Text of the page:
His Holiness, Patriarch Pavle
Another glimpse into his remarkable life.
Nov 12/25 2009 25th Wednesday after Pentecost
Patriarch Pavle reposed recently and was buried last week. You can find video of his funeral on the Internet if you want, but I am more concerned with descriptions of the man, who was a rare man in our day, a bishop who was humble, and holy, and a pastor.
Here is another short description of his life (from a note circulated by Fr. Victor Potapov, emphasis not in original)
Dear Fr. Victor please bless!
With your blessing, I wanted to send out the following email to the parishioners as this is the third day of the repose of His Holiness Pavle of Serbia.
Dear Brothers and Sisters of Saint John’s,
Greetings from Cyprus! I am writing because today is the third day of the repose of His Holiness Patriarch (Archbishop of Pec) Pavle of Serbia and I would like to ask for your prayers for his soul. Most Serbs revered His Holiness as a living saint not only for his exceptional piety and gifts but because he stood as a living example of one who forgave his enemies and blessed those that cursed him.
His Holiness saw many of those dear to him (including many of his own family) murdered during the trials and conflicts of Kosovo–apart from witnessing the legions of shrines destroyed in Kosovo during his time as bishop there. Nonetheless, he evidently fought those who objected to him offering prayers during the Liturgy for both Serbs and their physical enemies–the Croats, the Albanians and even the Americans–stressing that only by forgiving and loving our enemies will these trials of the Serbs come to have any value before God.
Such an application of Christ’s Commandments, particularly in such extreme conditions, is hard for me to contemplate as an American or as a Westerner since I have never felt the threat of my people being extinguished merely because of what they believe. However, as an Orthodox, the threat that has faced (and still faces the Serbs) is clear since, if we remain strong in our beliefs, we too shall face it. Thus, His Holiness always taught that we should cling to our beliefs and to our cultural identity as though they are the only things that matter in this world–because they are.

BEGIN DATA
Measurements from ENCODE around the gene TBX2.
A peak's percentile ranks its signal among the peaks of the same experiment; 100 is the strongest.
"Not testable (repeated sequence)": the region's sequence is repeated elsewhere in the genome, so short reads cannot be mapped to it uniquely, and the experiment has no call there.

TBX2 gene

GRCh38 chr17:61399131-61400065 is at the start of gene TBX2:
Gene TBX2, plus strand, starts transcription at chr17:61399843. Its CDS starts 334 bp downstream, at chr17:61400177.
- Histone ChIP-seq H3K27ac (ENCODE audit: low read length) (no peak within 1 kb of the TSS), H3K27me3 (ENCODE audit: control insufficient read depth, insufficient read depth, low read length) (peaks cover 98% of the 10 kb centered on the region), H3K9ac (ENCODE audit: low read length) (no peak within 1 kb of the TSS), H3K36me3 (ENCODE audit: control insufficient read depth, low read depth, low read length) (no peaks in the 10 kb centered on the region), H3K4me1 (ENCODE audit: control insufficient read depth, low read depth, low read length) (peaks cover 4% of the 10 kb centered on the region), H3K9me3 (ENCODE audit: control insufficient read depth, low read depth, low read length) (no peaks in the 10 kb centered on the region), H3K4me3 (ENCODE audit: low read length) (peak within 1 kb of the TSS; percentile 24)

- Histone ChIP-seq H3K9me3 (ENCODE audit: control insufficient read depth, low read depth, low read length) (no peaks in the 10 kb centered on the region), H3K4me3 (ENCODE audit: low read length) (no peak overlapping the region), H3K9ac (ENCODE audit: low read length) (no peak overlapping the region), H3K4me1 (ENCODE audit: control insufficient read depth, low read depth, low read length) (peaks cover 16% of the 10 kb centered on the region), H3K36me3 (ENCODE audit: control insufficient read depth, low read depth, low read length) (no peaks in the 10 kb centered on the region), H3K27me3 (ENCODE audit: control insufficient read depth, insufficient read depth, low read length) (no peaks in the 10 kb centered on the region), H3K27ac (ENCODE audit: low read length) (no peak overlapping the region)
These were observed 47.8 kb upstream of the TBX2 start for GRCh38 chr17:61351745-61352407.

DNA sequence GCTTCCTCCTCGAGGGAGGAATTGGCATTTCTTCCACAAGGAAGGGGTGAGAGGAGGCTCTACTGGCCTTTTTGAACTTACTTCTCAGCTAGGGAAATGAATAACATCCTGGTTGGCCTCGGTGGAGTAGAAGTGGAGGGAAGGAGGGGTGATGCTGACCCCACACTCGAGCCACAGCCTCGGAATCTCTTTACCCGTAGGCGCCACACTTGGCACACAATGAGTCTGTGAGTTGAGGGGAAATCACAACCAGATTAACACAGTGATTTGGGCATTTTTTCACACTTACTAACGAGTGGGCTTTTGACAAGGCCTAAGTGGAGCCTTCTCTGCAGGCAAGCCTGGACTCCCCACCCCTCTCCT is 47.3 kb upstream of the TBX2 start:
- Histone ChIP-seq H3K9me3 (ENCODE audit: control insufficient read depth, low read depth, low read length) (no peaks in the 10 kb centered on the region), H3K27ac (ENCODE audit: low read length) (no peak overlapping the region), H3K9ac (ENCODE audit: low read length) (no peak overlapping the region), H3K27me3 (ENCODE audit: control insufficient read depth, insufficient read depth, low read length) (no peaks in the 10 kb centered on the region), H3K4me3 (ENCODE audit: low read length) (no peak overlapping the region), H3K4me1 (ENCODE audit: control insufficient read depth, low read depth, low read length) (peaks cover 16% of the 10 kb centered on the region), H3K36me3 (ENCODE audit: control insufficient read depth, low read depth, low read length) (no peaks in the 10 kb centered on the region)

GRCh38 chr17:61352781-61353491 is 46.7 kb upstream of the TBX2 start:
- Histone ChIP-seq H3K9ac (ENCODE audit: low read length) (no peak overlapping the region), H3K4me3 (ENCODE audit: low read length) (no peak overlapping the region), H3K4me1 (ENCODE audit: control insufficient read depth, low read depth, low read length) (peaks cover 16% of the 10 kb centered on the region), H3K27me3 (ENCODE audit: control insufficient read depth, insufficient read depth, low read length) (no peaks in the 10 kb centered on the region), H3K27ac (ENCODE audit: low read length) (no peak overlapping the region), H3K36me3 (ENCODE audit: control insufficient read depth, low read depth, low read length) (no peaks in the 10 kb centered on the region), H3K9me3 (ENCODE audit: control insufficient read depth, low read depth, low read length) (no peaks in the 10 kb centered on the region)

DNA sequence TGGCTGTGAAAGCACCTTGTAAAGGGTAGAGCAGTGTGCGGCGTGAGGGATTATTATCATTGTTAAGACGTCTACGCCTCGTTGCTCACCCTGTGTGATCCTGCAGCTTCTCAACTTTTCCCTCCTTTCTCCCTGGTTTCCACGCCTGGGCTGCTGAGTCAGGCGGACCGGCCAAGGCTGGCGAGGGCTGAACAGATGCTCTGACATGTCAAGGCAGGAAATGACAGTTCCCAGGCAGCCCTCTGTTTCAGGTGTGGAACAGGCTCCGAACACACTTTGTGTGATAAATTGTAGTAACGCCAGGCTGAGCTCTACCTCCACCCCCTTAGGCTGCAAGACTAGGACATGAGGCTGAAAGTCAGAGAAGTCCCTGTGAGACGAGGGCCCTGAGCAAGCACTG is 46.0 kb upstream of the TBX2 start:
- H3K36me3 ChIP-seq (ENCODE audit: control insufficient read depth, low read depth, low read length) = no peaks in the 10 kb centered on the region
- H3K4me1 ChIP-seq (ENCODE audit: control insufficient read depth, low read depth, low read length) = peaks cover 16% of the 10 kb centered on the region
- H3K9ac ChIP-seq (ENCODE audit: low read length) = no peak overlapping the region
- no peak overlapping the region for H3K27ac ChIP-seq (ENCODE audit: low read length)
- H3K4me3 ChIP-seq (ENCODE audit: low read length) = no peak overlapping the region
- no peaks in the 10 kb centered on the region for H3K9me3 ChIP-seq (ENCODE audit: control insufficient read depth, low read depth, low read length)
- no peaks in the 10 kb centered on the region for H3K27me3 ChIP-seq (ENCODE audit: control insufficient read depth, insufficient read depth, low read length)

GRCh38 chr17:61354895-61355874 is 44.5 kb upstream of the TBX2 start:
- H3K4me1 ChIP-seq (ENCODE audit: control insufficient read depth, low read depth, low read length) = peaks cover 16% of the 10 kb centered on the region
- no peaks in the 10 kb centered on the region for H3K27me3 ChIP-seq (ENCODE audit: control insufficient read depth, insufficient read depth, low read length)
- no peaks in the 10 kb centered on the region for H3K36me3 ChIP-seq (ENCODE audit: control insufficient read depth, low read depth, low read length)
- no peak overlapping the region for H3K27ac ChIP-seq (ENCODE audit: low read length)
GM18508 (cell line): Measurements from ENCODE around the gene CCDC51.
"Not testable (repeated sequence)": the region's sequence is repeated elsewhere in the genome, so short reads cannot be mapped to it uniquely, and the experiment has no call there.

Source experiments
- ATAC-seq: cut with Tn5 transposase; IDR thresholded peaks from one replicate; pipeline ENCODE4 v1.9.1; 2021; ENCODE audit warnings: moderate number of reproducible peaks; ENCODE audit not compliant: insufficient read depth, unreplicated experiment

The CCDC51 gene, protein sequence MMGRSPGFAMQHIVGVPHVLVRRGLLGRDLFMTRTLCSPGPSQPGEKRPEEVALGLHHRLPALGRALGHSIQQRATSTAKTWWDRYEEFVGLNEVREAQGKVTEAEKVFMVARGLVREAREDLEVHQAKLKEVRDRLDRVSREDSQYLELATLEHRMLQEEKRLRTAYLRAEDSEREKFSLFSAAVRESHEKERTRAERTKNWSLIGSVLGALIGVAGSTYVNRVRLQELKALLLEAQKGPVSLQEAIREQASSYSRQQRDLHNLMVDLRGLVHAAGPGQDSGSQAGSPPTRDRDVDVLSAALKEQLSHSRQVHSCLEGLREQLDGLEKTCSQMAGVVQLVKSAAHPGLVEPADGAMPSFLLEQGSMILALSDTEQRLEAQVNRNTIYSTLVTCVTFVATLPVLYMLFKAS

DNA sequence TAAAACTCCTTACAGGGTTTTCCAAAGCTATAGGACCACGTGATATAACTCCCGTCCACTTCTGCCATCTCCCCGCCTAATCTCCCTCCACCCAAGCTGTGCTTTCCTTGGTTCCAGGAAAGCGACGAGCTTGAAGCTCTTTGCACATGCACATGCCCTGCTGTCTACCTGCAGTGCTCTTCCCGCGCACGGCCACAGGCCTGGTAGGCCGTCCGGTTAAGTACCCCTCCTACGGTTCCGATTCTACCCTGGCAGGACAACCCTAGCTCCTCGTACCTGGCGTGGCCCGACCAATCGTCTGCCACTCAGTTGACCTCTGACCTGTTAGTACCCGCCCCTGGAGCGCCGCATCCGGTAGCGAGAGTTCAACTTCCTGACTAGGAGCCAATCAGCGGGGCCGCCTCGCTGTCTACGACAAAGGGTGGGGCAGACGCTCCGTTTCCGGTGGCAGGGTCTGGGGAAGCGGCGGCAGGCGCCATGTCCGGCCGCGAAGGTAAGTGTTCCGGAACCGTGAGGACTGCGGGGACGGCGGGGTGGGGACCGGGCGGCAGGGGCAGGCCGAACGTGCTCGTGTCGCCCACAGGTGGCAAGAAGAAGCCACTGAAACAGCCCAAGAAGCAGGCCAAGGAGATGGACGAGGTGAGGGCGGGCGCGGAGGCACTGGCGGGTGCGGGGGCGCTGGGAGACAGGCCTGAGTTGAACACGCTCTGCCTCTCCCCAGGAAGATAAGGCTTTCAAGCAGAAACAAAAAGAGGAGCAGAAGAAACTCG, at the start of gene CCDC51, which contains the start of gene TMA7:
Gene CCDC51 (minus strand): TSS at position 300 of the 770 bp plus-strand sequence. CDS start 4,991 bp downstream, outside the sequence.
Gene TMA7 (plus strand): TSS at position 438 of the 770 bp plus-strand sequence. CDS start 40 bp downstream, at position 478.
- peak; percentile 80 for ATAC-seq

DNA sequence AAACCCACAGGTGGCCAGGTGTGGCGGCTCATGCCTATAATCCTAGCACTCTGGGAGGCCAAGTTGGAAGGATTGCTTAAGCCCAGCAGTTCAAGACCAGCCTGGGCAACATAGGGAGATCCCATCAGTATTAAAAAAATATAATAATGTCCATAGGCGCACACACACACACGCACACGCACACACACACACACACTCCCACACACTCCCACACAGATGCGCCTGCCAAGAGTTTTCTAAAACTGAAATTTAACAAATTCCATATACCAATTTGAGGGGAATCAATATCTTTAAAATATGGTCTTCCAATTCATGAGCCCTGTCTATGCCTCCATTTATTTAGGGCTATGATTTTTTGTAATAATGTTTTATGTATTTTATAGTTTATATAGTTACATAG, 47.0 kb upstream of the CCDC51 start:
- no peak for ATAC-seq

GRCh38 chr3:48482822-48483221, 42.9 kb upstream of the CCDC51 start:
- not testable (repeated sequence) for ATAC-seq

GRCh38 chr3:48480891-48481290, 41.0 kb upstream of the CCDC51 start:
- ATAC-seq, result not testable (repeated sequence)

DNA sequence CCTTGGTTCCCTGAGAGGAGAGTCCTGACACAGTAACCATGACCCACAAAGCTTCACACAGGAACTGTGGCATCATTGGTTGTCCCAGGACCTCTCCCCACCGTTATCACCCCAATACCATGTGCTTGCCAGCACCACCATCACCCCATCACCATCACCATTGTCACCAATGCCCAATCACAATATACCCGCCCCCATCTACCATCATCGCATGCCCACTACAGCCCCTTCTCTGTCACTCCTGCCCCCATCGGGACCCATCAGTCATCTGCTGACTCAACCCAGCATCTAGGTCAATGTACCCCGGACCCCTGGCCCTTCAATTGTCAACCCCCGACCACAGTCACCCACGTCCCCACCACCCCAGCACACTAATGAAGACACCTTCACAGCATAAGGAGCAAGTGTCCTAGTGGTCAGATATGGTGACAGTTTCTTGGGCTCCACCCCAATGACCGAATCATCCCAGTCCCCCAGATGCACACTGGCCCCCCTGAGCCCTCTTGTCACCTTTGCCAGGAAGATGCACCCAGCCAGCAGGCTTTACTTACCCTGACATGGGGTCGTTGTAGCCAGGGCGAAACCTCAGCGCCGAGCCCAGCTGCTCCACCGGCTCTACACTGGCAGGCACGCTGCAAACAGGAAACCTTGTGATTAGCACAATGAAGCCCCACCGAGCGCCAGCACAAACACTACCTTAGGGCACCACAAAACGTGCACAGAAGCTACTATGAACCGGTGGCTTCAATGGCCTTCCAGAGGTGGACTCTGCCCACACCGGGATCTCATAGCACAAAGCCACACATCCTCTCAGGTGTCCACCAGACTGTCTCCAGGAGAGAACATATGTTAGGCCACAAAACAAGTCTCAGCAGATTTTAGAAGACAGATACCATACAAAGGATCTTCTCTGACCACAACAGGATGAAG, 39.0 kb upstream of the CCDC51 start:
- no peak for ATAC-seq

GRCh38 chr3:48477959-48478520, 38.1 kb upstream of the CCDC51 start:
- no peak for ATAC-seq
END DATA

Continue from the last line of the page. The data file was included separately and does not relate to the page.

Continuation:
There are scores of examples where His Holiness demonstrated that he was truly worthy of that title, not just as archbishop but as a person. He was so humble that he relocated the Liturgy he once served daily at the Patriarchate to the cafeteria across the street simply because others in the office complained. He then served coffee to the worshippers after conducting the Liturgy: during which he had used a curtain for a makeshift prothesis. In other examples, he healed, inspired and soothed simply by his prayers, homilies and mere presence.
In my own case, after praying to Sts. Savas and Vassileos (of Ostrog) for the opportunity, I was blessed to meet His Holiness just earlier this year while on a business trip to Belgrade. I sought his prayers for my two, sick children. Meeting him itself was remarkable: upon arriving to his hospital floor, the whole place smelled of myrrh. The priest who escorted me said, "I know, I know, that is just his smell"! After receiving his blessing, both my children have had remarkable and almost complete recoveries, despite initially more modest prognoses.
I am sure that in the days that follow many will come forward with remarkable stories about His Holiness Pavle. However, in focusing on this particular day–the third day of his repose–I wanted to share some of what I know of his life so that you might pray for him as you would for one of my friends or relatives, as that is how I see him. I know that he constantly prayed for all of us so this would seem to be the least that we could do.
Yours in Christ, Chrysostomos
Priest Seraphim Holland 2009. St Nicholas Russian Orthodox Church, McKinney, Texas
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